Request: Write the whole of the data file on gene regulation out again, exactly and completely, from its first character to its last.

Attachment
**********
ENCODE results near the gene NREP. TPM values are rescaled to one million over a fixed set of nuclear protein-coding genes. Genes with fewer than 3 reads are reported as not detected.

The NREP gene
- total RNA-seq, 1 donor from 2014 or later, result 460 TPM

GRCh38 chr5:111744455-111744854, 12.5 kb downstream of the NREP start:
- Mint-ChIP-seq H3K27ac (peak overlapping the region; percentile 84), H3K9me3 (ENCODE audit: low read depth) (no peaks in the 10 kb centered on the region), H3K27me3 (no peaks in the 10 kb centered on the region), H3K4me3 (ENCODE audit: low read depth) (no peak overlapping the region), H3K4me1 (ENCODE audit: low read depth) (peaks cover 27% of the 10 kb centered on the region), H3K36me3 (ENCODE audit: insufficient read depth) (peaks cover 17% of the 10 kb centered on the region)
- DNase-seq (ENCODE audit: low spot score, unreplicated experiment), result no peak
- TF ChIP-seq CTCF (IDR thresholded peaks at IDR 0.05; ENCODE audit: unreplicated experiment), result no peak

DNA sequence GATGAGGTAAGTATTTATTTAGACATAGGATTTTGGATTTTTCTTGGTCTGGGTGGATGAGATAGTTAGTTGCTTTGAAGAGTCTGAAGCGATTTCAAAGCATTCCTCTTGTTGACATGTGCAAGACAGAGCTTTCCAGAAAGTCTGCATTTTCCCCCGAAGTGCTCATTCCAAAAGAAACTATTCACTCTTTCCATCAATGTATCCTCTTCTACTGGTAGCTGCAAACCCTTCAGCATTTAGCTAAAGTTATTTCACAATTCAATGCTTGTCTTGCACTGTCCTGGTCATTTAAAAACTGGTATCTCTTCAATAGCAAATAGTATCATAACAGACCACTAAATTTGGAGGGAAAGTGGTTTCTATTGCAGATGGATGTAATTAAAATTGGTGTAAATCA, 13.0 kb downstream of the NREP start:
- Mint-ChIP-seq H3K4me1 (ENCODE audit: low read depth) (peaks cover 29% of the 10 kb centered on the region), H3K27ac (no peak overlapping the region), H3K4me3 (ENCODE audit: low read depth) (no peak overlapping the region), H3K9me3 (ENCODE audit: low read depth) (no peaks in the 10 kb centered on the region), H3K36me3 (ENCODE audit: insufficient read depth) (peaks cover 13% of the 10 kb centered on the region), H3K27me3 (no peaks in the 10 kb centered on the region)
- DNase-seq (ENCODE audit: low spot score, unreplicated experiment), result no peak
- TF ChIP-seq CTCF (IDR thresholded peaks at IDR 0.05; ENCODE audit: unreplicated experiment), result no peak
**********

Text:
ENCODE results near the gene NREP. TPM values are rescaled to one million over a fixed set of nuclear protein-coding genes. Genes with fewer than 3 reads are reported as not detected.

The NREP gene
- total RNA-seq, 1 donor from 2014 or later, result 460 TPM

GRCh38 chr5:111744455-111744854, 12.5 kb downstream of the NREP start:
- Mint-ChIP-seq H3K27ac (peak overlapping the region; percentile 84), H3K9me3 (ENCODE audit: low read depth) (no peaks in the 10 kb centered on the region), H3K27me3 (no peaks in the 10 kb centered on the region), H3K4me3 (ENCODE audit: low read depth) (no peak overlapping the region), H3K4me1 (ENCODE audit: low read depth) (peaks cover 27% of the 10 kb centered on the region), H3K36me3 (ENCODE audit: insufficient read depth) (peaks cover 17% of the 10 kb centered on the region)
- DNase-seq (ENCODE audit: low spot score, unreplicated experiment), result no peak
- TF ChIP-seq CTCF (IDR thresholded peaks at IDR 0.05; ENCODE audit: unreplicated experiment), result no peak

DNA sequence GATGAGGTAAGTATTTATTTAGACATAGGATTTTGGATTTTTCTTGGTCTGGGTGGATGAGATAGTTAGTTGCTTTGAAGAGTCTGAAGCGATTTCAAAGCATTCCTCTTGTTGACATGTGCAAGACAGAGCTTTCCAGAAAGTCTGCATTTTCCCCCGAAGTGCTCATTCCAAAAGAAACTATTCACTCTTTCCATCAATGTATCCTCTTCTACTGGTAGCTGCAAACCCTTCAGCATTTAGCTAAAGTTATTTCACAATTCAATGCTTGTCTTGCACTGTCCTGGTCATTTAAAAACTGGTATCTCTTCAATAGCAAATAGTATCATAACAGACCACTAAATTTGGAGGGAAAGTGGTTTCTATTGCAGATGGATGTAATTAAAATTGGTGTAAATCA, 13.0 kb downstream of the NREP start:
- Mint-ChIP-seq H3K4me1 (ENCODE audit: low read depth) (peaks cover 29% of the 10 kb centered on the region), H3K27ac (no peak overlapping the region), H3K4me3 (ENCODE audit: low read depth) (no peak overlapping the region), H3K9me3 (ENCODE audit: low read depth) (no peaks in the 10 kb centered on the region), H3K36me3 (ENCODE audit: insufficient read depth) (peaks cover 13% of the 10 kb centered on the region), H3K27me3 (no peaks in the 10 kb centered on the region)
- DNase-seq (ENCODE audit: low spot score, unreplicated experiment), result no peak
- TF ChIP-seq CTCF (IDR thresholded peaks at IDR 0.05; ENCODE audit: unreplicated experiment), result no peak